3DMark’s Port Royale ray tracing benchmark is so demanding even the top overclockers in the world are only able to offer an average 51fps using nearly $2,000 worth of graphics card and processor. Granted, it’s not out yet, but UL – the company behind the 3DMark benchmark – has been out at the Galax GOC 2018 contest in Ho Chi Minh City showing off the new ray tracing focused test, Port Royale.
The Port Royale benchmark is going to be released on January 8, 2019, with the tech world’s focus on Las Vegas and the CES tradeshow. Overclockers at the event in Vietnam, however, have had an early preview and have had the chance to get down and dirty with it, competing to see who can get the highest score and the fastest overall frame rate.
And even with a heavily overclocked Nvidia RTX 2080 Ti, paired up with Intel’s Core i9 9900K, the top score comes out well under 60fps. That shows just how demanding ray tracing is on even the latest graphics hardware, but also shows that UL has designed the Port Royale test for this and the next generation of ray tracing capable GPUs.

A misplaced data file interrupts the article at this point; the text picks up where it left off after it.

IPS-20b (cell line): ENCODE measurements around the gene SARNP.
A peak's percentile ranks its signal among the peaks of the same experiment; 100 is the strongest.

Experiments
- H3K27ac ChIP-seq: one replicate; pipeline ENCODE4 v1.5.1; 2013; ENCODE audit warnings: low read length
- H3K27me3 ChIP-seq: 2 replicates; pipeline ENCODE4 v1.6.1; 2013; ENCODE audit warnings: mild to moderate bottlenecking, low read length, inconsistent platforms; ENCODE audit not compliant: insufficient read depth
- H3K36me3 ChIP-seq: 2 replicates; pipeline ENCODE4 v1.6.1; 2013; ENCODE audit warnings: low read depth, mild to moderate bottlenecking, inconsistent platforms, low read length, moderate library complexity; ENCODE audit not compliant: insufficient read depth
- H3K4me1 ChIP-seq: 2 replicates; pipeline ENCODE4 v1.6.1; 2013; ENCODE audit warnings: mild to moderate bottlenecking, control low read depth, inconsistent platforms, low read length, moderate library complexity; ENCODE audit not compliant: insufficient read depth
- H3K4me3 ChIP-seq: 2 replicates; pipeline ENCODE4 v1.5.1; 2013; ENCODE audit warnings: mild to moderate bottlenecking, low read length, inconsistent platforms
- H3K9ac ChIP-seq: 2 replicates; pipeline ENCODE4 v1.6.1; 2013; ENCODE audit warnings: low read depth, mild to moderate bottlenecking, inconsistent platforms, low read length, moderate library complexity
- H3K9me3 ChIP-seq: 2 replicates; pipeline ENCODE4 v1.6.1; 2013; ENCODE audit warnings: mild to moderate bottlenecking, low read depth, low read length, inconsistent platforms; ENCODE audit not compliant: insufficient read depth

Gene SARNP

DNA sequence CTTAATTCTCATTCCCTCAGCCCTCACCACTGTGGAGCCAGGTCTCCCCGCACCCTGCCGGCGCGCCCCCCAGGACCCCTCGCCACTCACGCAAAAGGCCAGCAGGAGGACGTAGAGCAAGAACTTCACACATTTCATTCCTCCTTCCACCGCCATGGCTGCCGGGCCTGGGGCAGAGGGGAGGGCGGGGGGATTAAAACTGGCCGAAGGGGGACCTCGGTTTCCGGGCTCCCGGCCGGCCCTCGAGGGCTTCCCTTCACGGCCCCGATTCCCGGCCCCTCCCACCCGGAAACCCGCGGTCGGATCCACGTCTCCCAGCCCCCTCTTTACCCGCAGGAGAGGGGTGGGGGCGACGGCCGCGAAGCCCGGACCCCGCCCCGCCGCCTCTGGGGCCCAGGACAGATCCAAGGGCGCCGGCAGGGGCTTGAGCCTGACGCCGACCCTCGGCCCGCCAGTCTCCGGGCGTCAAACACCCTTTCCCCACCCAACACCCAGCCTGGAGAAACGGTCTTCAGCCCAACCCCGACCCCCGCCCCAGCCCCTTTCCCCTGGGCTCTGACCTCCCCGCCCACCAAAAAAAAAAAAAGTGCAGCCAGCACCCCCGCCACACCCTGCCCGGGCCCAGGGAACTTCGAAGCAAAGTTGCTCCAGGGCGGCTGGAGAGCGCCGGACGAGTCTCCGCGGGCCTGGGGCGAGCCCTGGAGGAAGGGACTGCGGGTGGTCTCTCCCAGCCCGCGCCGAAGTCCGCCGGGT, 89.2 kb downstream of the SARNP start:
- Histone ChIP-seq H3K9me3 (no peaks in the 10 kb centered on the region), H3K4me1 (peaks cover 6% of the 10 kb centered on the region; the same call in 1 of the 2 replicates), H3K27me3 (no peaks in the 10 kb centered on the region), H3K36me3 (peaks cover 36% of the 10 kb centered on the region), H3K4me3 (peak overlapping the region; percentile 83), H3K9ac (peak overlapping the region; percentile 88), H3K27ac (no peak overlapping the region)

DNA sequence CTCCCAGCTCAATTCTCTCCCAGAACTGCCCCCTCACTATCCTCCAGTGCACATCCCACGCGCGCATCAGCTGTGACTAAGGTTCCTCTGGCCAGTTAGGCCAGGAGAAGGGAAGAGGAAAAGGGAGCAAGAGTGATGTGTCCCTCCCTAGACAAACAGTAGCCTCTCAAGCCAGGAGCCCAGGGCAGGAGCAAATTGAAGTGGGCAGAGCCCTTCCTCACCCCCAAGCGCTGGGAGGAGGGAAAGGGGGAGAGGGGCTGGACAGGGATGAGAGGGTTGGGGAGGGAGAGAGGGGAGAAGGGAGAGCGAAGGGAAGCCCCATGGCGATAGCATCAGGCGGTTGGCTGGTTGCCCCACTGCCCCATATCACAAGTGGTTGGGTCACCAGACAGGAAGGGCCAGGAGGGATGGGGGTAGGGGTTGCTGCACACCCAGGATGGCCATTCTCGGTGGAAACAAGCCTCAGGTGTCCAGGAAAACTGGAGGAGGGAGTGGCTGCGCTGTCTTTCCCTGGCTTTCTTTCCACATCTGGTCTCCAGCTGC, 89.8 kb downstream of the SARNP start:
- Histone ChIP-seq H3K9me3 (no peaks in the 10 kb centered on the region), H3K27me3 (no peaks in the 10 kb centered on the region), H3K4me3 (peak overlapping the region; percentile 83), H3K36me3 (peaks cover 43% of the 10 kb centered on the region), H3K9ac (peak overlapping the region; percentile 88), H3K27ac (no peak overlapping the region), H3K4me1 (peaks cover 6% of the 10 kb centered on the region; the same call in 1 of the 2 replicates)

It was Sweden’s Tobia “Rauf” Bergström who managed to grab the top spot at the Galax event, delivering an overall Port Royale score of 11,069, with an average 1440p frame rate across the test fo 51fps.
The test uses ray traced reflections and shadows to show what we can expect from upcoming games trying to take advantage of the new DirectX Raytracing (DXR) features now baked into DX12. UL worked with both Intel and AMD, alongside Nvidia, to create the benchmark, but has also worked very closely with Microsoft to really highlight the extra visual fidelity of its DXR API.
UL has reiterated that the Port Royale test in 3DMark will run on any graphics card that supports Microsoft’s DXR, saying again that “there are limited options for early adopters, but more cards are expected to get DirectX Raytracing support in 2019.” Whether UL is just referencing a potential new RTX 2060 utilising the ray tracing hardware already inside its TU106 GPU, or other more red-tinted GPUs, we’re not entirely sure.